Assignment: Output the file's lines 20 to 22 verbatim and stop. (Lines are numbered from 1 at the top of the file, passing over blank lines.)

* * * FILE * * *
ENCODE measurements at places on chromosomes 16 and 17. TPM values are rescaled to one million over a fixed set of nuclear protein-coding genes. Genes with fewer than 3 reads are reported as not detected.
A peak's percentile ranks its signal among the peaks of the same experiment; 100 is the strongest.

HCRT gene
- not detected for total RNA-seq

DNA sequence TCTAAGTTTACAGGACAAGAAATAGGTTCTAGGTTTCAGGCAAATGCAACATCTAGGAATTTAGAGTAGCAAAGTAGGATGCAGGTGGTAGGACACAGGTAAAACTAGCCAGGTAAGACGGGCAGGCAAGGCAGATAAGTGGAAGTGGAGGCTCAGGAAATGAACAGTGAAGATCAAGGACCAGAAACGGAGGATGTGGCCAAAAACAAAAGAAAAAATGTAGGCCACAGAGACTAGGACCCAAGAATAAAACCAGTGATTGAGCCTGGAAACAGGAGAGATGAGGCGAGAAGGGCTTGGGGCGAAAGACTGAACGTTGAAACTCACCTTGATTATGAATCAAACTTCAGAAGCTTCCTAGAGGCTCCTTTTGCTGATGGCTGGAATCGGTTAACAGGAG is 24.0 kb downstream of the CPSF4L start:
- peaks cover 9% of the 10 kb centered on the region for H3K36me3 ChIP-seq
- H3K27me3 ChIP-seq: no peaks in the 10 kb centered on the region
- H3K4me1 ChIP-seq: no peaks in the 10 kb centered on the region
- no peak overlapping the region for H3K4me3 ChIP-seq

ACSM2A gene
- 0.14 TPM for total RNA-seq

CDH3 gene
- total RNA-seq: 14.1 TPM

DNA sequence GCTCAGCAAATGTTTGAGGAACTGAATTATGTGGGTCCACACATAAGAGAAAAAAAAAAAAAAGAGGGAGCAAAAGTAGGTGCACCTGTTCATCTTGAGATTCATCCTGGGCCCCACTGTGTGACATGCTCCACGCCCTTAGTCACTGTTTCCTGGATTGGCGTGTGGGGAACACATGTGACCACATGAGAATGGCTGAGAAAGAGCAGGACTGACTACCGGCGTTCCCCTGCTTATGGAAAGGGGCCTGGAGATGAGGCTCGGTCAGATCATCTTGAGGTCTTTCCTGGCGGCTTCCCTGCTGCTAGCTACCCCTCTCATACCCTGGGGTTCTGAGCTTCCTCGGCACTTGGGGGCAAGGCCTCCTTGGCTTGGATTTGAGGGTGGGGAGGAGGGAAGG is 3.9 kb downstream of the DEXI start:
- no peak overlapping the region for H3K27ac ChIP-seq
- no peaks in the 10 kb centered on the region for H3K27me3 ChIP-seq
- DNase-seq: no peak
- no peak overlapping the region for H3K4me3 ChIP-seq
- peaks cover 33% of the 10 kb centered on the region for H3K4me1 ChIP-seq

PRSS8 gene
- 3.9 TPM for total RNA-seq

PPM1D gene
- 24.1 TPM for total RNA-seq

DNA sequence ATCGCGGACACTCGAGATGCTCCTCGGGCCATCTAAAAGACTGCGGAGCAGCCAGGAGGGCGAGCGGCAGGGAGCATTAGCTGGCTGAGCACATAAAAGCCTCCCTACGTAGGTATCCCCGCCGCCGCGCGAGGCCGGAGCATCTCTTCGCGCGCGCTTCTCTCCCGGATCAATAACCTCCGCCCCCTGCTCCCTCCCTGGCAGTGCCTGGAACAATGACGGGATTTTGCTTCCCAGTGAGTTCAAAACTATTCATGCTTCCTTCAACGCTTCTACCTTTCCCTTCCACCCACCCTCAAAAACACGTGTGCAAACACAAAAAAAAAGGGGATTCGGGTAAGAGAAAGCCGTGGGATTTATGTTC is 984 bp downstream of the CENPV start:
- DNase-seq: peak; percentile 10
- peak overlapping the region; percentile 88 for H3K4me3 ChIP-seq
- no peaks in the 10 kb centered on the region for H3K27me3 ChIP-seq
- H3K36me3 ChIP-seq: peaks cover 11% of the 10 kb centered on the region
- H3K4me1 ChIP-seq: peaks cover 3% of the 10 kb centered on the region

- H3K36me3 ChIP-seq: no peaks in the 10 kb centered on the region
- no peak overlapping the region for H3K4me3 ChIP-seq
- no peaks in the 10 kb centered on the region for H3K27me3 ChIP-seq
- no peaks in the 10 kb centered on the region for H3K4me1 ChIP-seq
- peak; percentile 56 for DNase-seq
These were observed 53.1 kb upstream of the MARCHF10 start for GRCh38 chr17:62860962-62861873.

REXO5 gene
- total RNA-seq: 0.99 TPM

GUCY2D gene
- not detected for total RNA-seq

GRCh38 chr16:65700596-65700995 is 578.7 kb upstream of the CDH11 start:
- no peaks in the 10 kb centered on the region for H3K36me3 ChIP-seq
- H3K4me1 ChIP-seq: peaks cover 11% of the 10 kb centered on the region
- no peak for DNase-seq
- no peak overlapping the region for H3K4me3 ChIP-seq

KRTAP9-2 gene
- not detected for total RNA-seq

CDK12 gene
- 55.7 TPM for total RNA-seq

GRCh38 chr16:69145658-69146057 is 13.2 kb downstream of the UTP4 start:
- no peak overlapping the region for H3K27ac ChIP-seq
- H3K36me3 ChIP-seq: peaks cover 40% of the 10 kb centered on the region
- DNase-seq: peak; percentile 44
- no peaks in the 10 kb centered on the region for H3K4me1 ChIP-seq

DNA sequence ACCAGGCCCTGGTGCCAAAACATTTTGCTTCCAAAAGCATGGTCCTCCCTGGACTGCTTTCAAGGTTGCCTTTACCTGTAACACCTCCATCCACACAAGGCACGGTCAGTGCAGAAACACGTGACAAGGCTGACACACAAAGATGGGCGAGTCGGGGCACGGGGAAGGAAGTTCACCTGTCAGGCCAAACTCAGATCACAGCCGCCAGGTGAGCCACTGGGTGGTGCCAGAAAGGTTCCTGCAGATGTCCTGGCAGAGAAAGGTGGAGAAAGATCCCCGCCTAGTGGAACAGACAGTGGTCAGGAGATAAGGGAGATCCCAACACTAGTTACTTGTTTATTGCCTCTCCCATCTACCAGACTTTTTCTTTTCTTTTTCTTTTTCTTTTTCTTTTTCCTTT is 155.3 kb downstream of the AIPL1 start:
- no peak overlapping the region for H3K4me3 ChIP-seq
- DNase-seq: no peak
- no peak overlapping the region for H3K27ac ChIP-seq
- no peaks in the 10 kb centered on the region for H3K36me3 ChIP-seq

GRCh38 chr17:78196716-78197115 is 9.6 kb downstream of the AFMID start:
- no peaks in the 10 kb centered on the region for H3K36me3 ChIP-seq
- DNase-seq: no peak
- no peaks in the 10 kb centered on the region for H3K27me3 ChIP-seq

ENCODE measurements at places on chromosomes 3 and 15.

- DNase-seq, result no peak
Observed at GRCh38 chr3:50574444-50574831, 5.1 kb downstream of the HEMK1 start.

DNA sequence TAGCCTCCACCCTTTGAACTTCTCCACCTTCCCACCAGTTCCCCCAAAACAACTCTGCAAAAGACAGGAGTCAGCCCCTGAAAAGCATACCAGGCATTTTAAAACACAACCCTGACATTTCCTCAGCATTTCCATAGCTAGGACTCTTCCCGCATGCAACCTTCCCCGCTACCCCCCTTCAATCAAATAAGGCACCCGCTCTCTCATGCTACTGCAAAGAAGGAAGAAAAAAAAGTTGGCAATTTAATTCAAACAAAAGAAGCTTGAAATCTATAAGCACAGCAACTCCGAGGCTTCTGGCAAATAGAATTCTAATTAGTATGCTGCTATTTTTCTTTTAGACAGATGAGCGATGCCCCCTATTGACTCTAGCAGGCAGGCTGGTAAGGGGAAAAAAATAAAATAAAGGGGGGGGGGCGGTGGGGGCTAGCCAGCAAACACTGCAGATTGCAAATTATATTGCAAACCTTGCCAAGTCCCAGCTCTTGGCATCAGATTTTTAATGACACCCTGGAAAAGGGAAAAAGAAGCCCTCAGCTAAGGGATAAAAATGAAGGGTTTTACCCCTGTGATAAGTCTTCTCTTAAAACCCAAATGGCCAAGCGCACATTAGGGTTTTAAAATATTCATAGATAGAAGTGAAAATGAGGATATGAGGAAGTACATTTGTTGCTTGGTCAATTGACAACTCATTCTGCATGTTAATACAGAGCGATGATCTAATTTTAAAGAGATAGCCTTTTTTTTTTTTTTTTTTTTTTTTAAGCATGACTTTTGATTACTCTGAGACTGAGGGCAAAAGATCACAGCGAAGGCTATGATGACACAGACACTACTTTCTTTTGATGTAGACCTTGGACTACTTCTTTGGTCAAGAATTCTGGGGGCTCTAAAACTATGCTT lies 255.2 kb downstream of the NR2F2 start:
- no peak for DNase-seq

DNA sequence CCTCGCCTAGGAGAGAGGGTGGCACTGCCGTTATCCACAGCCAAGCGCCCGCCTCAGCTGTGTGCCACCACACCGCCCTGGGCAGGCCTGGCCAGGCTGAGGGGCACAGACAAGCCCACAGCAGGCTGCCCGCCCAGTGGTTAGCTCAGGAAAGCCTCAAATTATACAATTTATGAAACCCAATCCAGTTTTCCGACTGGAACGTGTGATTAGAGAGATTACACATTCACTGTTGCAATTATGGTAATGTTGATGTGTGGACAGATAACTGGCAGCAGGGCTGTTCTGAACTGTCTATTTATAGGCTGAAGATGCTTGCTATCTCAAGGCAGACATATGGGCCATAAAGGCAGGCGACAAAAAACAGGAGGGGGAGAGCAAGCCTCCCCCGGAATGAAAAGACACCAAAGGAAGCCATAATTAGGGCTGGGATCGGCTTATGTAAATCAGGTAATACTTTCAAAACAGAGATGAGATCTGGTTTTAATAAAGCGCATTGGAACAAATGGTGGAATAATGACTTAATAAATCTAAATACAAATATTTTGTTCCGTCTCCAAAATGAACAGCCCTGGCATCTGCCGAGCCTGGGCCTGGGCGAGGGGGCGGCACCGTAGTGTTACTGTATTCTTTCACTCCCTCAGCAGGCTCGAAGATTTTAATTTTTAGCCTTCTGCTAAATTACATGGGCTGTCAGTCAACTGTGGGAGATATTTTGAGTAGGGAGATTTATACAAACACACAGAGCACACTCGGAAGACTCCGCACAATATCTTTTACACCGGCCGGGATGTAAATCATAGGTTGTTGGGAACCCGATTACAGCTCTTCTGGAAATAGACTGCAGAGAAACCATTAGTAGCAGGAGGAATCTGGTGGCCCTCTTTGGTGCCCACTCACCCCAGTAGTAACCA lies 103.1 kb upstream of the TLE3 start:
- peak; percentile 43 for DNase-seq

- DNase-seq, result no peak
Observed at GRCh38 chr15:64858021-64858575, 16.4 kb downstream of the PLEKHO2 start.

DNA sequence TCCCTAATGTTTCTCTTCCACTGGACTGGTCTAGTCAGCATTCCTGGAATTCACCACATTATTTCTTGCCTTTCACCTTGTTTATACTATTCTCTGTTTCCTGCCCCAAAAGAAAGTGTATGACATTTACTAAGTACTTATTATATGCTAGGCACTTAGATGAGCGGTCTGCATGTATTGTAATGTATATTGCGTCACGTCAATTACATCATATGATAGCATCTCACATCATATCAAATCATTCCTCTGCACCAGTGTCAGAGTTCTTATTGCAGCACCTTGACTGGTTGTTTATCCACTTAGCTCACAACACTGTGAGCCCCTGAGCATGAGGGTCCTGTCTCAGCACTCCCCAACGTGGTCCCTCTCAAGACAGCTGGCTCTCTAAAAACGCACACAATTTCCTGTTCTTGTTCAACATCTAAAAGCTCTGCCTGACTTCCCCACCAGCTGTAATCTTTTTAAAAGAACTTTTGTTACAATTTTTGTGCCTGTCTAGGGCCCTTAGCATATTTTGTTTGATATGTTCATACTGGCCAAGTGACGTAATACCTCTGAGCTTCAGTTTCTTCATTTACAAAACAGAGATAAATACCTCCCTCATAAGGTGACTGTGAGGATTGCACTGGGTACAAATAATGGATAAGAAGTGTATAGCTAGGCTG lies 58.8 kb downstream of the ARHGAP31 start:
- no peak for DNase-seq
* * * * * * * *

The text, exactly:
PRSS8 gene
- 3.9 TPM for total RNA-seq

PPM1D gene